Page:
Share Bilingual/Bicultural Literacy Focus with Peruvian Educators
BROWNSVILLE, TEXAS – FEBRUARY 20, 2014 – Maria
Constancia Morales was among ten educators from
Peru who met with faculty members at The University of Texas at
Brownsville on Friday, Jan. 31 as
part of a trip to several Texas locations to observe bilingual literacy
UTB had a big significance for me as it allowed me to
find out about the Language, Literacy and Intercultural Studies degree,”
Morales said. “It is what we’re looking for to enrich our own bilingual
intercultural education because we have 15 indigenous languages where the
majority doesn’t have a normalized alphabet. This means that children learning
those languages cannot learn how to write them, only to speak them.”
The group represented San Martín and Ucayali, two Amazonian regions of northern Peru. Morales is Chief of Pedagogical Management in the Local Management Education Unit of Padre Abad, a territorial unit in the Ucayali region.
Dr. Juliet V. García, UTB President, greets Lord Salazar Rodriguez, Director of Pedagogical Management, Ucayali, and Gloria Ruiz Perez, Primary Education Specialist, Padre Abad, Ucayali.
convening in El Salón Cassia, the guests were escorted on a tour of the Main
courtyards and to view the Resaca Lozano Banco from the footbridge, where they
were greeted by Dr. Juliet V.
Duarte, Professor in the Department of
Teaching, Learning and Innovation, led a discussion on the challenges
facing bilingual education educators, especially in situations such as
multi-lingual Peru, a country where she has professional and personal ties.
Duarte spent her sabbatical in Peru in 2005 teaching at the Universidad de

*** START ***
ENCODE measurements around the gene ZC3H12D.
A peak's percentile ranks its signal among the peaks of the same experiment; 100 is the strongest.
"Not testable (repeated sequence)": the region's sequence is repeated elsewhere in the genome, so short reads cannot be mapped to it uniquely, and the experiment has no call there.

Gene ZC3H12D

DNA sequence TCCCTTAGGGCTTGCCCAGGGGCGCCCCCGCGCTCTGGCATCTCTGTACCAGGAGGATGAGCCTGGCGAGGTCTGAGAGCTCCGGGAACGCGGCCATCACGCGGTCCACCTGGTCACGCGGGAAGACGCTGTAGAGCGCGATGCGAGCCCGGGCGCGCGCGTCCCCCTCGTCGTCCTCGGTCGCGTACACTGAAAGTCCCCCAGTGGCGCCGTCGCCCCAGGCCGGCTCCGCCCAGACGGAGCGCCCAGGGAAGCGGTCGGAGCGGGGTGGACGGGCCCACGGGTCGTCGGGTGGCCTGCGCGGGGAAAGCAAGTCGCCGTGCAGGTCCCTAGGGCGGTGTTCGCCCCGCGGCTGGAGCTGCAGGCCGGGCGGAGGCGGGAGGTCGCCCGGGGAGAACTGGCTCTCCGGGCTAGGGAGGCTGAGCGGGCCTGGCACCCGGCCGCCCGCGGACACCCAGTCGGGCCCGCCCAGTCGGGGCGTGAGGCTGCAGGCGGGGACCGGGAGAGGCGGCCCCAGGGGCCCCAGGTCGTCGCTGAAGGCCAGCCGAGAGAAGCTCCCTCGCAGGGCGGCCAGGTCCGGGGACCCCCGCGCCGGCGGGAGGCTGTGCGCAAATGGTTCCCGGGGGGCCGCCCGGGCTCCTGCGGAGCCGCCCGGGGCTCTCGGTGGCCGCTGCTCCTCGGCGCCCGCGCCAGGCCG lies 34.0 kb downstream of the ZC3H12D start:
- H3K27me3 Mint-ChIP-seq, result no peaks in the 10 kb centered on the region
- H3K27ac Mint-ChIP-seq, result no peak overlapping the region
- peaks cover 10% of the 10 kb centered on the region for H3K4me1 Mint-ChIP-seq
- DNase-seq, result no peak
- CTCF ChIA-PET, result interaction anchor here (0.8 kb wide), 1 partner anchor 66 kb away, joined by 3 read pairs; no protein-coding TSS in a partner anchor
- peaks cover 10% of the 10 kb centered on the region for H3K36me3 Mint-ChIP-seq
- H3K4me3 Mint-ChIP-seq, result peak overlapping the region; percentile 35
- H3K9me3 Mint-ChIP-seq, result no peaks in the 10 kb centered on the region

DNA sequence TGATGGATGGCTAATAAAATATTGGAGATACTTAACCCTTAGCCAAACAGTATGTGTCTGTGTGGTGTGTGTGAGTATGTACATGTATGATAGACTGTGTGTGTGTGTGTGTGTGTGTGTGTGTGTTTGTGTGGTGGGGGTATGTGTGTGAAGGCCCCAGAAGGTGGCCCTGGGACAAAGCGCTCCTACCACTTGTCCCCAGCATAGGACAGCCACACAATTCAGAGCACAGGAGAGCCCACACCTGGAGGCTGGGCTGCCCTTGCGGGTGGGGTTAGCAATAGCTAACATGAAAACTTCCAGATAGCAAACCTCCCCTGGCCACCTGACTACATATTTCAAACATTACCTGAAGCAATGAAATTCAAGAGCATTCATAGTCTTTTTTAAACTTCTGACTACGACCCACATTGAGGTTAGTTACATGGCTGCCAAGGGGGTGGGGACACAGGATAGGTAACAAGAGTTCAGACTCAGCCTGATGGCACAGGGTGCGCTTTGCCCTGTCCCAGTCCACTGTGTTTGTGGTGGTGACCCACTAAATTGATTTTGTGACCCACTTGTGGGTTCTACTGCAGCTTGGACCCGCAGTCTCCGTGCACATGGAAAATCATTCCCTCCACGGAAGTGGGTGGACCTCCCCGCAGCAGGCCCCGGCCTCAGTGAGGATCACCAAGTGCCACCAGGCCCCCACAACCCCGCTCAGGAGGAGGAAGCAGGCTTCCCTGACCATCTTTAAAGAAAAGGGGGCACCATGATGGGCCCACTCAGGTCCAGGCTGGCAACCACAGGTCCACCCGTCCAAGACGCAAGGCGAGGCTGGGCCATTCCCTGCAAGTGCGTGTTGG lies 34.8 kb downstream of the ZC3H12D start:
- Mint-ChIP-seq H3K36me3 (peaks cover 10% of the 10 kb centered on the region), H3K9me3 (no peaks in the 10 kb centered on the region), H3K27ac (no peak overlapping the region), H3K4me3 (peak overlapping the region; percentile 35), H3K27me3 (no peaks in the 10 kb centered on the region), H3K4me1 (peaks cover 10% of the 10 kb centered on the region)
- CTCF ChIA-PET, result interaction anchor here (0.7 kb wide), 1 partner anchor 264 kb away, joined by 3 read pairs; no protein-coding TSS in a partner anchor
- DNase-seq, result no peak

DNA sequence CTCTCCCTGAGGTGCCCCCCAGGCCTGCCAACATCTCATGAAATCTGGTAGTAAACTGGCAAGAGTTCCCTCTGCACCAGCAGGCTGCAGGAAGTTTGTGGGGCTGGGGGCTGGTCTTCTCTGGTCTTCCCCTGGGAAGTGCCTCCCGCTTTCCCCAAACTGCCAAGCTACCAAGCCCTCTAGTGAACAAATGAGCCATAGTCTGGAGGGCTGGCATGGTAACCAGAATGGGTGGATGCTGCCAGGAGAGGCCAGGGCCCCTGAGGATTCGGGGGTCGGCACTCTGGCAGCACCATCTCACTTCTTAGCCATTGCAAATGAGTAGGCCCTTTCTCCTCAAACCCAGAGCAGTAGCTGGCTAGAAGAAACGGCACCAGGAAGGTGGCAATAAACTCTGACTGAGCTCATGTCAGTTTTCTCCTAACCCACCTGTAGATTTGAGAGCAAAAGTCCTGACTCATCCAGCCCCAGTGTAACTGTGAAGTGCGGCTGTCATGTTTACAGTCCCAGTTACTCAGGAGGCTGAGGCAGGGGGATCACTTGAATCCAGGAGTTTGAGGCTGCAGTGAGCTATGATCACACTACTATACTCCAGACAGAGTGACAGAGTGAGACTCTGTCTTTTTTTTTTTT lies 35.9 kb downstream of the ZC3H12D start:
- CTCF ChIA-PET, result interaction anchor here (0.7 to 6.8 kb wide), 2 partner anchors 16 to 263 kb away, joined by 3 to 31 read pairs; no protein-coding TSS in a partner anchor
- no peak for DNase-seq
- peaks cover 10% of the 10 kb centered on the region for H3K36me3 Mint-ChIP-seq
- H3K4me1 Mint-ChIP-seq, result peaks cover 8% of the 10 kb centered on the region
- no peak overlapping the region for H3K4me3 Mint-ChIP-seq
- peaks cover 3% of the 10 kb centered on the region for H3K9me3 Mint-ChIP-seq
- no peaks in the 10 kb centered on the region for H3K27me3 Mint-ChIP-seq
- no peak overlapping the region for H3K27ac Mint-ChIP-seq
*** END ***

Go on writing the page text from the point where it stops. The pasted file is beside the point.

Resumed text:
San Cristobal-Huamanga in Ayacucho; she visits as often as possible, to see
family and friends in Ayacucho, Chinchero and Trujillo.
various indigenous languages of the Andes and the jungle regions of the country
make Peru fascinating, challenging and exciting,” Duarte said.
counterpart, Wilson Guerrero, Director of Pedagogical Management for the
Regional Direction of Education in the Region of San Martín, spoke of the need
for bilingual teacher education as well as the scarcity of educational
materials in various languages, including Quechua, the primary indigenous
language that is also the second official language of Peru.
“The unique cultural and spiritual connections to
the Andes make the Quechua population a challenge for the more urban Lima
administration where Spanish dominates the educational system, policies and
practices of the country,” Duarte said.
Dr. Dania López
gave the delegation an overview of the new University of
Texas Rio Grande Valley and the plans to become a university where a key
principle is to build bilingual education.
presenter, Dr. Edith Galy, Associate Professor and Graduate Program Coordinator
for the School of
gave a presentation on the Spanish-language Master of Business Administration
degree being proposed by the School of Business.
Peruvian educators were very interested in hearing how we intended to establish
a program in a second language and what the expectations were for our
professors and students,” Galy said. “They shared their experiences as teachers
and program directors in Peru, and they expressed their commitment in the